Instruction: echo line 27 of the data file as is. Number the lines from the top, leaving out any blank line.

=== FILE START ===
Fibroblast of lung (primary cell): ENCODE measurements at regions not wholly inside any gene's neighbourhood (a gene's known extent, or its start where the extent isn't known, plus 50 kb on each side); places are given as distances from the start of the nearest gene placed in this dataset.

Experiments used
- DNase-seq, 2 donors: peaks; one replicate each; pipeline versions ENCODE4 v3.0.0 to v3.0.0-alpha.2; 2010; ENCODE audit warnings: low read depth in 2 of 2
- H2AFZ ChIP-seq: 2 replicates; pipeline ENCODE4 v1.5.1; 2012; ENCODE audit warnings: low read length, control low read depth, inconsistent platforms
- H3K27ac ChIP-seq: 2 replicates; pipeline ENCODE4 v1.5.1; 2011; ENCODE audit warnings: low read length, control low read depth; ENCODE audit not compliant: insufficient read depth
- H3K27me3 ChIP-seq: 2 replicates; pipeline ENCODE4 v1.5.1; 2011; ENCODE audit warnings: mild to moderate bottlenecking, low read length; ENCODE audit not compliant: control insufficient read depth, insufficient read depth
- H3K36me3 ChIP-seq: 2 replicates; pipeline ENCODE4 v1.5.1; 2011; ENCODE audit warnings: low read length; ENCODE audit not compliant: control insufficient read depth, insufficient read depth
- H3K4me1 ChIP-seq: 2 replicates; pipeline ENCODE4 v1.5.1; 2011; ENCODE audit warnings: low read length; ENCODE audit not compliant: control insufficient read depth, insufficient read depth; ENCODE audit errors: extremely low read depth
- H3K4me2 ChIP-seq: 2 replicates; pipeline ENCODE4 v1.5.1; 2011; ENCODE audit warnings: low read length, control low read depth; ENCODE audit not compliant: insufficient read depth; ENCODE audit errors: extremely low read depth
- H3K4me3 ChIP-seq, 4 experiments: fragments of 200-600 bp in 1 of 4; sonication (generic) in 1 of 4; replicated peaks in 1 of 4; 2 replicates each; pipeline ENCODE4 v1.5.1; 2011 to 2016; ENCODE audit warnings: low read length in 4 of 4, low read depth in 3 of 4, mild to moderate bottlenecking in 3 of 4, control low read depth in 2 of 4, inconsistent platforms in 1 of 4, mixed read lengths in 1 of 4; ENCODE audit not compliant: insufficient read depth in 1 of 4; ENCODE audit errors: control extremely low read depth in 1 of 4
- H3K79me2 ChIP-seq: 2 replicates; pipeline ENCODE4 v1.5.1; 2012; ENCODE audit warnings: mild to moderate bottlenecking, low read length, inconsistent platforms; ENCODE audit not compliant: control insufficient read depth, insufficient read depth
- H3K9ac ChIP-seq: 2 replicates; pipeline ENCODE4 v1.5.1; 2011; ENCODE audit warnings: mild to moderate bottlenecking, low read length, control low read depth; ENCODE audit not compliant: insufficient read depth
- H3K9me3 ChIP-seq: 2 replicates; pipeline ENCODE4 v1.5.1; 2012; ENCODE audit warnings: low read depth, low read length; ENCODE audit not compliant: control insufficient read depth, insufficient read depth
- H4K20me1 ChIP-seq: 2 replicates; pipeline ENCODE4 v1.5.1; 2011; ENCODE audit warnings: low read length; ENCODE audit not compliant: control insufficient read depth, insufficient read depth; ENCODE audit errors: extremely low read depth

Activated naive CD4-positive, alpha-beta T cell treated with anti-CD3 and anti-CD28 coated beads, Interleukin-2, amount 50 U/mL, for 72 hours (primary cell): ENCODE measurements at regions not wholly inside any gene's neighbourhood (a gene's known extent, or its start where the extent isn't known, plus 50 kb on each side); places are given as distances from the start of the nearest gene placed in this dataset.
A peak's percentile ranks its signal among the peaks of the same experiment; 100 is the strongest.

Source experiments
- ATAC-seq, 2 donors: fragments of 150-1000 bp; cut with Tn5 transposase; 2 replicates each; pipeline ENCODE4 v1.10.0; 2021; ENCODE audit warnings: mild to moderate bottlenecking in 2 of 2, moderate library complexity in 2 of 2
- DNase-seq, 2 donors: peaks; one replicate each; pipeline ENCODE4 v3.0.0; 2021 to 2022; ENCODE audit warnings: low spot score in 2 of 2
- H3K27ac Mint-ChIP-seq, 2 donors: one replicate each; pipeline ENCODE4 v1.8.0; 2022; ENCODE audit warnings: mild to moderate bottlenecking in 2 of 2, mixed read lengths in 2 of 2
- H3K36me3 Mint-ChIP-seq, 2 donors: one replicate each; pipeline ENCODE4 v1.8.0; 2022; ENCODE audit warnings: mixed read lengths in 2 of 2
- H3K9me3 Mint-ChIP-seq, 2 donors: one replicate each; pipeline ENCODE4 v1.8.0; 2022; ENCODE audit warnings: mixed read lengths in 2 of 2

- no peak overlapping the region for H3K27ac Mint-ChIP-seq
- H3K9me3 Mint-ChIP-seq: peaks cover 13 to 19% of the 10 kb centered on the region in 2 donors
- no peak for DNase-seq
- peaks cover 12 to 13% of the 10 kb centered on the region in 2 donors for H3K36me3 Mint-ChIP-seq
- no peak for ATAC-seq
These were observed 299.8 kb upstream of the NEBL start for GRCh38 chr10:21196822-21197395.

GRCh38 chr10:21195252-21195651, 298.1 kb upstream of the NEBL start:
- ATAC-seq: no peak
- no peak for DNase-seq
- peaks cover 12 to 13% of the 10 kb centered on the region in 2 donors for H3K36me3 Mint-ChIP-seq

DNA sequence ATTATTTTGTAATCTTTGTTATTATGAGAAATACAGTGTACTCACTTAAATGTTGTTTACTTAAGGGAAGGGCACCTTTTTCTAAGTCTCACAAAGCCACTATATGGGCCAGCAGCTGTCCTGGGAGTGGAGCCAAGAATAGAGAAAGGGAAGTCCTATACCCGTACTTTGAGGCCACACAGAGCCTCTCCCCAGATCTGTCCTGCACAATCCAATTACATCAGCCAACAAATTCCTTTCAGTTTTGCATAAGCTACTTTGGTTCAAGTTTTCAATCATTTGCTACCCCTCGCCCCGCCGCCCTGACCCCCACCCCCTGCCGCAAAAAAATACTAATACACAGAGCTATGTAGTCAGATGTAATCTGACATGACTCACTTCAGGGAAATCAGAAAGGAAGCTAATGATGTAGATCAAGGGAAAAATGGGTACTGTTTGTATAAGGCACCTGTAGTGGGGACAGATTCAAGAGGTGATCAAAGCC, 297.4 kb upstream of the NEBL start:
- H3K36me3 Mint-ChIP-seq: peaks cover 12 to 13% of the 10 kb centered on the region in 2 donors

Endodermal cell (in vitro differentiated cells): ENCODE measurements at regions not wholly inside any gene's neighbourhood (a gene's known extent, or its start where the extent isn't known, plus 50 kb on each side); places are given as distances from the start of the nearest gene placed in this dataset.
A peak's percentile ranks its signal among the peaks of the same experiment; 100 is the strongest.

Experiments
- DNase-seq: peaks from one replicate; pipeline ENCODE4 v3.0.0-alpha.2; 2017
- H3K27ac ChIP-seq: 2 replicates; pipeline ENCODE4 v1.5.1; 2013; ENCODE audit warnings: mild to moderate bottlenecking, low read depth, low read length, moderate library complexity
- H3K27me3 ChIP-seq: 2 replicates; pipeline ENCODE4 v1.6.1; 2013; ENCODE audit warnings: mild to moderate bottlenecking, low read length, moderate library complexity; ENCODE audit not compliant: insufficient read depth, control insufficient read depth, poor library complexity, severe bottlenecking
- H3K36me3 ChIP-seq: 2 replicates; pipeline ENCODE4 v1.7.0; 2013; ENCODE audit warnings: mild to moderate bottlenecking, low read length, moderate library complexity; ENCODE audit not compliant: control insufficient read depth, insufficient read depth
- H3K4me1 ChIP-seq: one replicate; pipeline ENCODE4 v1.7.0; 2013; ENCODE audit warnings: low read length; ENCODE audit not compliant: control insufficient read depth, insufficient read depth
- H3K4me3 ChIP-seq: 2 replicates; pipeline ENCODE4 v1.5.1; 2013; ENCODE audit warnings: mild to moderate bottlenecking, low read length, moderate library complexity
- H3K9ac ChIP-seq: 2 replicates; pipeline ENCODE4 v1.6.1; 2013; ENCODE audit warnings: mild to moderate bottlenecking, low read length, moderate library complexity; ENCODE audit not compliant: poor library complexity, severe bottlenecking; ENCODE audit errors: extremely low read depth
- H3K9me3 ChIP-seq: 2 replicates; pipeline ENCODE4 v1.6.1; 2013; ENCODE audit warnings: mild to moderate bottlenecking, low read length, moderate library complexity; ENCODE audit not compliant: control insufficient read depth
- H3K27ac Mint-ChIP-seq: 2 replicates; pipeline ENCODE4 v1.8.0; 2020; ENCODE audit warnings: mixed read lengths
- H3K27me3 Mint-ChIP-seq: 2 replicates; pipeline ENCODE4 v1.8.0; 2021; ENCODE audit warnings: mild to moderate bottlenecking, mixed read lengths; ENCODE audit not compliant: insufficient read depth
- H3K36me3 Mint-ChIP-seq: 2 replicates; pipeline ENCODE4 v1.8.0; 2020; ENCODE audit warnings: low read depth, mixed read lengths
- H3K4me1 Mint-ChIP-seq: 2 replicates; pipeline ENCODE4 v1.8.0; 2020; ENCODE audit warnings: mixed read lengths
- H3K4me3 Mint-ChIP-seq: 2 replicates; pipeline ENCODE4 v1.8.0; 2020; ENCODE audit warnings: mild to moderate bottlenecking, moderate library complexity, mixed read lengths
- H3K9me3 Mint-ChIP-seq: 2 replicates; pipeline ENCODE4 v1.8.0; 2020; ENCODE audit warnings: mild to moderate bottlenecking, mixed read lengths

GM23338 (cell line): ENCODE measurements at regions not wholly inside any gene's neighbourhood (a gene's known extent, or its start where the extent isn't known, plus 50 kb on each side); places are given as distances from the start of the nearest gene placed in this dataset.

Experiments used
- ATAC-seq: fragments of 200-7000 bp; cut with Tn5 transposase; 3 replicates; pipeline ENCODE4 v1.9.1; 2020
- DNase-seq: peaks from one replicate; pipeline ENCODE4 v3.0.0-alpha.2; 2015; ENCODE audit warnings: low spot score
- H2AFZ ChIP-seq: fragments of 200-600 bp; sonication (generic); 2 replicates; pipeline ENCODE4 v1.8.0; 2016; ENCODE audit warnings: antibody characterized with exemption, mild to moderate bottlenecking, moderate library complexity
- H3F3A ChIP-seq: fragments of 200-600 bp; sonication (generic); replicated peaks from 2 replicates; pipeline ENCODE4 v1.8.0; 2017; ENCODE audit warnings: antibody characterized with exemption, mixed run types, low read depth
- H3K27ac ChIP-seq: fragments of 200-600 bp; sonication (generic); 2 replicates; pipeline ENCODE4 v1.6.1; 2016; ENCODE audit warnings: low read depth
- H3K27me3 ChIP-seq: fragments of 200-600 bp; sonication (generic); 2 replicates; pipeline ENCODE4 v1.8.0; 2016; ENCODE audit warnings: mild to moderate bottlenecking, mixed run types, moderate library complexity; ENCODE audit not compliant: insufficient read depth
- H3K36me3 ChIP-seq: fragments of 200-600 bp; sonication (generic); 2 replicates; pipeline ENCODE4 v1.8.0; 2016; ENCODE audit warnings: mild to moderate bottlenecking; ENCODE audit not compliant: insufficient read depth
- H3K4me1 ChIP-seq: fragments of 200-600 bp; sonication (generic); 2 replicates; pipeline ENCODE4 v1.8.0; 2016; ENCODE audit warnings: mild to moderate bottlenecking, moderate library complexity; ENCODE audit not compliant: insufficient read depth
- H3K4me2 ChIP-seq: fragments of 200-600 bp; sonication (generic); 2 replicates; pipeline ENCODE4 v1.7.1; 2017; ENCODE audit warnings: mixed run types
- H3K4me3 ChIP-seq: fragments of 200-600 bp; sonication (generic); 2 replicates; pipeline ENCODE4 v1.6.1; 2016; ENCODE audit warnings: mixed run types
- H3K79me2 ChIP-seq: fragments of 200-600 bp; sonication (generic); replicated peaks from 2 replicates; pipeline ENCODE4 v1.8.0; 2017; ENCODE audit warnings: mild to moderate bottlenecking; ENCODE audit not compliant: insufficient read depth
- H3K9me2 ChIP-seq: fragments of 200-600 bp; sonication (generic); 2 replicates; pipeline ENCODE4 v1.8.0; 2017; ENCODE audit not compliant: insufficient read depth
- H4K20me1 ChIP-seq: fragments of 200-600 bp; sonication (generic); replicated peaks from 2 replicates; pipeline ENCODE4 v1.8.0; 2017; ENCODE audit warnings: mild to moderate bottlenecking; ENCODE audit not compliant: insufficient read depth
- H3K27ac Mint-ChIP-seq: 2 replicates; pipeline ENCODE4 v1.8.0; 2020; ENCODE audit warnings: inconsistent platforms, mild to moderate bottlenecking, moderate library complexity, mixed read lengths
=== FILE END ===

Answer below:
- no peak for ATAC-seq